How to create a Firefox SOCKS proxy with a Putty SSH tunnel (introduction)

It drives me crazy when I have to work at client sites and they have a web proxy like Websense set up that keeps me from doing my job. Don't get me wrong -- a tool like Websense is probably necessary for a lot of reasons, especially in larger organizations -- but on the flip side, a lot of technical blogs that I use as resources end up being blocked by Websense, and that "Blocked by Websense" message drives me nuts.

At my last job my own business webmail server was blocked by Websense, so I went to my employer and said "Listen, I really need to be able to read my other business email while I work here. Can you configure Websense to let me get to my site, or do you mind if I set up an SSH tunnel so I can get to my webmail?" As it turns out, that conversation led to this tutorial.

So, getting this point out of the way -- I don't recommend doing anything illegal to bypass or defeat Websense, and it's certainly not something you want to lose your job over -- let's get down to work. In this tutorial I'll demonstrate how I use Putty on Microsoft Windows computers to create an SSH tunnel that I can use as a SOCKS proxy with the Firefox web browser. Yes, this technique helps me bypass Websense when I need to (with the approval of my surpervisors), but it also secures my web browsing by encrypting the traffic between web browser and the remote web sites that I'm connecting to. That benefit of this technique is also great when you're on any public WiFi network.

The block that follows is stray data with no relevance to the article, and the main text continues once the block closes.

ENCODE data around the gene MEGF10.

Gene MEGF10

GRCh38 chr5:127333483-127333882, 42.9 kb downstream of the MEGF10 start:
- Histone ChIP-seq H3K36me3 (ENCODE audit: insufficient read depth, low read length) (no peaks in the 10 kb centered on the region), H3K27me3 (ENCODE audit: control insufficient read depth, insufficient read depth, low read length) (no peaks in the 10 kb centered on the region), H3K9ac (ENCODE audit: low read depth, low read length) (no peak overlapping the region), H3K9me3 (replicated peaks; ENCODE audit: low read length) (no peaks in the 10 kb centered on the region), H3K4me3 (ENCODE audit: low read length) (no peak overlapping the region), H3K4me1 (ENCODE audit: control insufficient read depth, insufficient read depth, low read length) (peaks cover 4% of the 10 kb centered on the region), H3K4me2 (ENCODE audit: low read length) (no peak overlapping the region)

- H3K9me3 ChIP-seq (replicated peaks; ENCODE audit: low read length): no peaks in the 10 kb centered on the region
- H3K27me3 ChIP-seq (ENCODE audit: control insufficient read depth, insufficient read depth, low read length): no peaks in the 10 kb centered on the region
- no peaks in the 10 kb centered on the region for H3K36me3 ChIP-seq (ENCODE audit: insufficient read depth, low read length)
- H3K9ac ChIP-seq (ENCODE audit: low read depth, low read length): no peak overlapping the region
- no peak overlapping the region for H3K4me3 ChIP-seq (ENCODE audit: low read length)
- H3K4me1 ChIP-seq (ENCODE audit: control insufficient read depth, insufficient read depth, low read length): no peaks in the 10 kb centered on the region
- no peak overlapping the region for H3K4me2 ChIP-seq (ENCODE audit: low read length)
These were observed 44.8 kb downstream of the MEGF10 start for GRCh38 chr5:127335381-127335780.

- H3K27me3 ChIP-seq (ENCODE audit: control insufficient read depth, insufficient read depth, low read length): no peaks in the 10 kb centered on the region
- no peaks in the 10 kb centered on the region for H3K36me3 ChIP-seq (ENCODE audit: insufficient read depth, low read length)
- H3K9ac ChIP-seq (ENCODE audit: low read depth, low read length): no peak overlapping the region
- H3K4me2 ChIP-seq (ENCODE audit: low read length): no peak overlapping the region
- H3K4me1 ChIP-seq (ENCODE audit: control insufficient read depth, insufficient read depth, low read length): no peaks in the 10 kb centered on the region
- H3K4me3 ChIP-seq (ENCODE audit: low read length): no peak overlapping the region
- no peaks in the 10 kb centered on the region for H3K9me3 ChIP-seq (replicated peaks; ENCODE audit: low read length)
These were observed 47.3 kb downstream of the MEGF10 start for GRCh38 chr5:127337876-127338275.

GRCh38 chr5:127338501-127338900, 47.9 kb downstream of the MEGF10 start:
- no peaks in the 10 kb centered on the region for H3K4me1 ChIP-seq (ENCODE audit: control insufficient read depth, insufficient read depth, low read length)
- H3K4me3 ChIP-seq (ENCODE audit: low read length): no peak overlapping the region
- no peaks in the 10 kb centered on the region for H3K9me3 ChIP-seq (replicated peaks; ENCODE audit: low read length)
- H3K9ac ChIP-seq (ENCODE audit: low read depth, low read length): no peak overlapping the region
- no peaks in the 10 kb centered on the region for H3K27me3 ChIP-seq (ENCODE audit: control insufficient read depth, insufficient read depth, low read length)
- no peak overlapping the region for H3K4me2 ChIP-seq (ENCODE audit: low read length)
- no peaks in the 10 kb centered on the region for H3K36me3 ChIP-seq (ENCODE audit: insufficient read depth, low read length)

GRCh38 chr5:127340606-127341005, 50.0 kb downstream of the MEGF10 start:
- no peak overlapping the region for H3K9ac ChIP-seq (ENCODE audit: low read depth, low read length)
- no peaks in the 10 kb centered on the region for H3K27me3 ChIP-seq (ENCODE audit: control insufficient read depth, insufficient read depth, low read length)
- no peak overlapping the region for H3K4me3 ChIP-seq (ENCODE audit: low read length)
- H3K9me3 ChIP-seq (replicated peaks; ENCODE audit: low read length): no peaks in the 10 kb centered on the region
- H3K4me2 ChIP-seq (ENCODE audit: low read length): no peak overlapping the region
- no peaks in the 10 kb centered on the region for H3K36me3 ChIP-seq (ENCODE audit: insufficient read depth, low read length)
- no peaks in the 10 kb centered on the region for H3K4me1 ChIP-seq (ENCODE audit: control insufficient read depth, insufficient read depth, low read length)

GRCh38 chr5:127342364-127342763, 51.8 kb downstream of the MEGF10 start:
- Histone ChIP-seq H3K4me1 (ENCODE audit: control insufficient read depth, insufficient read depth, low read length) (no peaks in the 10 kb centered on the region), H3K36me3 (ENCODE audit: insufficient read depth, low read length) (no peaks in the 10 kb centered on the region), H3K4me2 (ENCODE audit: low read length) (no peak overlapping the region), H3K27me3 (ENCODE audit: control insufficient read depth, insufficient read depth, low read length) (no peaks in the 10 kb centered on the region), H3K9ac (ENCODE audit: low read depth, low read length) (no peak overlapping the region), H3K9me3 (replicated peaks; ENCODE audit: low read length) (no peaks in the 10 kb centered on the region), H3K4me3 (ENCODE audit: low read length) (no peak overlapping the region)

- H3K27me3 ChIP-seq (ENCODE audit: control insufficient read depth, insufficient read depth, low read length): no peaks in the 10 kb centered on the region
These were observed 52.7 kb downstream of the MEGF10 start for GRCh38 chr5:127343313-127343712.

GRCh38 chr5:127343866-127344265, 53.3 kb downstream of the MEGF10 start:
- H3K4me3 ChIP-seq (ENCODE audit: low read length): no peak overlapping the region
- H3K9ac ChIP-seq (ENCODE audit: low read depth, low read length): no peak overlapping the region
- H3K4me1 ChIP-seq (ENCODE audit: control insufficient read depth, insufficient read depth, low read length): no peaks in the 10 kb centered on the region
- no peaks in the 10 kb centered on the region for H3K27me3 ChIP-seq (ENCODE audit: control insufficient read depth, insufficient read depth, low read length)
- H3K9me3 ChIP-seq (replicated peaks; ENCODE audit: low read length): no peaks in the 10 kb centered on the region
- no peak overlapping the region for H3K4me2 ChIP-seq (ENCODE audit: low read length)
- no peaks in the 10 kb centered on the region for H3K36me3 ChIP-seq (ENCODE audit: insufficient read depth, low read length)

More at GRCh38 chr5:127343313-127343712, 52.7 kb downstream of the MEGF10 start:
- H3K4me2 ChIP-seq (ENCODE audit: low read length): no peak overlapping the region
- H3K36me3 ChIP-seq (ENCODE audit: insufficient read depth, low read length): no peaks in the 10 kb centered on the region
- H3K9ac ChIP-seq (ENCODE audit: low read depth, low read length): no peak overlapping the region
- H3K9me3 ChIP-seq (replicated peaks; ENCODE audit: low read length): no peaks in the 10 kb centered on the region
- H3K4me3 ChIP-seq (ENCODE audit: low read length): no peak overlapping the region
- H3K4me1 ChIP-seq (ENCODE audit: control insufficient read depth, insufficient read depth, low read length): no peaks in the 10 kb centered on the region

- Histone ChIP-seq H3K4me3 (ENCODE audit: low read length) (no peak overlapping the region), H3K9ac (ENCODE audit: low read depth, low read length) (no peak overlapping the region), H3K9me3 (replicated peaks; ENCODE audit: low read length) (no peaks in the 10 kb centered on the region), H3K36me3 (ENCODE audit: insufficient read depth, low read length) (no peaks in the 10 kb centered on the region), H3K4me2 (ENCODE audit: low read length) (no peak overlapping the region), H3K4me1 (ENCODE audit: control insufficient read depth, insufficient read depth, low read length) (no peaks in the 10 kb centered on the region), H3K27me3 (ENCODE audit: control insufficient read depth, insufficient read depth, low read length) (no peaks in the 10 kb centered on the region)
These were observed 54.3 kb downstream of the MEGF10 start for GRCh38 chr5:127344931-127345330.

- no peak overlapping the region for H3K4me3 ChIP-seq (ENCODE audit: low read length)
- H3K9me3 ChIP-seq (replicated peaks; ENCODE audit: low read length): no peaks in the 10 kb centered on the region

Step 1: What you'll need before starting

As mentioned, you're going to need a couple of things in order to create an SSH tunnel that you can use as a Firefox SOCKS proxy. Here's a short list of things you'll need:

  1. A remote server you can connect to using SSH. This is typically a remote Unix or Linux server that supports SSH logins.
  2. Your organization will need to let you connect to that site using SSH. By default SSH runs on port 22, so your organization will need to let you out on port 22.
    1. (Actually, if using port 22 is a problem for you, I think it's possible to configure SSH on any port, like port 80 (normally used for HTTP) or port 443 (normally used for HTTPS), so the need to use port 22 may not be that hard and fast. But, I haven't tried this yet.)
  3. The Putty software, which you can download for free.

Once you have all those things in place we're ready to get started.

Step 2: Downloading and installing Putty

This step is easy. Just browse to the official Putty website, and download the putty.exe executable file. On Windows I normally put this file in a directory I've named C:\bin, but you can put it in any directory you like. As of this writing there is no installation process -- just download it, drop it in a folder, and it's ready to be used.


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